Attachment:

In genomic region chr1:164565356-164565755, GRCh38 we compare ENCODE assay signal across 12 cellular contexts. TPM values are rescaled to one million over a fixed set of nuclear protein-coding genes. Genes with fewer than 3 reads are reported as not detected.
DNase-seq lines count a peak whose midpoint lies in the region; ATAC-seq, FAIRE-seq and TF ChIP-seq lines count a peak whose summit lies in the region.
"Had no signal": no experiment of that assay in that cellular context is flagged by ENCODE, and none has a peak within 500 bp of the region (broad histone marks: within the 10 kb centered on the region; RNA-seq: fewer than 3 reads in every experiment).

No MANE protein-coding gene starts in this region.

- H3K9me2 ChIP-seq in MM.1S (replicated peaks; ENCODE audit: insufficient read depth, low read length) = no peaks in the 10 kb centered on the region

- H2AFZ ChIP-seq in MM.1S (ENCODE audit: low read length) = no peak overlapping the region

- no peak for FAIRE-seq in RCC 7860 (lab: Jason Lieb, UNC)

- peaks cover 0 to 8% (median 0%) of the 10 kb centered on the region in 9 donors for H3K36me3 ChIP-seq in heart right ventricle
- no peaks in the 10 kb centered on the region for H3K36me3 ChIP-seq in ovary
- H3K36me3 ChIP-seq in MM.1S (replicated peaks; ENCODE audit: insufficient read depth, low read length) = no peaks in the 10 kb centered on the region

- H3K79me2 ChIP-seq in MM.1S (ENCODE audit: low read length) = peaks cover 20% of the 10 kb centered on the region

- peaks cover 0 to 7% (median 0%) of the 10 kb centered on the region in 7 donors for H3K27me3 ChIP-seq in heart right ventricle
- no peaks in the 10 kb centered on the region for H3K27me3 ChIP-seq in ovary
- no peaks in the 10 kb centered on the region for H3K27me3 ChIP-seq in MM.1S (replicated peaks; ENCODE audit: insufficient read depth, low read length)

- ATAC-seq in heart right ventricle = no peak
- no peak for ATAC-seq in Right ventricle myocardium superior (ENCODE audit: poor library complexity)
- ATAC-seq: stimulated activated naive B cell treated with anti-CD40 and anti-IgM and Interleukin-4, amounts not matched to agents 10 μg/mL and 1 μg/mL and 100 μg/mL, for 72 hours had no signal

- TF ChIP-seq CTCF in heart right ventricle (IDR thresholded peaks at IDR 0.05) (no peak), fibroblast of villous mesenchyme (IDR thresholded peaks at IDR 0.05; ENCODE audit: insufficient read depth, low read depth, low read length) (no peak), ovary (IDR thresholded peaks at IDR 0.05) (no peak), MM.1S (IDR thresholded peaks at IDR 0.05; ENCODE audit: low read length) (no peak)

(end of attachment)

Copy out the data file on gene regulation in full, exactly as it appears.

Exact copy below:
In genomic region chr1:164565356-164565755, GRCh38 we compare ENCODE assay signal across 12 cellular contexts. TPM values are rescaled to one million over a fixed set of nuclear protein-coding genes. Genes with fewer than 3 reads are reported as not detected.
DNase-seq lines count a peak whose midpoint lies in the region; ATAC-seq, FAIRE-seq and TF ChIP-seq lines count a peak whose summit lies in the region.
"Had no signal": no experiment of that assay in that cellular context is flagged by ENCODE, and none has a peak within 500 bp of the region (broad histone marks: within the 10 kb centered on the region; RNA-seq: fewer than 3 reads in every experiment).

No MANE protein-coding gene starts in this region.

- H3K9me2 ChIP-seq in MM.1S (replicated peaks; ENCODE audit: insufficient read depth, low read length) = no peaks in the 10 kb centered on the region

- H2AFZ ChIP-seq in MM.1S (ENCODE audit: low read length) = no peak overlapping the region

- no peak for FAIRE-seq in RCC 7860 (lab: Jason Lieb, UNC)

- peaks cover 0 to 8% (median 0%) of the 10 kb centered on the region in 9 donors for H3K36me3 ChIP-seq in heart right ventricle
- no peaks in the 10 kb centered on the region for H3K36me3 ChIP-seq in ovary
- H3K36me3 ChIP-seq in MM.1S (replicated peaks; ENCODE audit: insufficient read depth, low read length) = no peaks in the 10 kb centered on the region

- H3K79me2 ChIP-seq in MM.1S (ENCODE audit: low read length) = peaks cover 20% of the 10 kb centered on the region

- peaks cover 0 to 7% (median 0%) of the 10 kb centered on the region in 7 donors for H3K27me3 ChIP-seq in heart right ventricle
- no peaks in the 10 kb centered on the region for H3K27me3 ChIP-seq in ovary
- no peaks in the 10 kb centered on the region for H3K27me3 ChIP-seq in MM.1S (replicated peaks; ENCODE audit: insufficient read depth, low read length)

- ATAC-seq in heart right ventricle = no peak
- no peak for ATAC-seq in Right ventricle myocardium superior (ENCODE audit: poor library complexity)
- ATAC-seq: stimulated activated naive B cell treated with anti-CD40 and anti-IgM and Interleukin-4, amounts not matched to agents 10 μg/mL and 1 μg/mL and 100 μg/mL, for 72 hours had no signal

- TF ChIP-seq CTCF in heart right ventricle (IDR thresholded peaks at IDR 0.05) (no peak), fibroblast of villous mesenchyme (IDR thresholded peaks at IDR 0.05; ENCODE audit: insufficient read depth, low read depth, low read length) (no peak), ovary (IDR thresholded peaks at IDR 0.05) (no peak), MM.1S (IDR thresholded peaks at IDR 0.05; ENCODE audit: low read length) (no peak)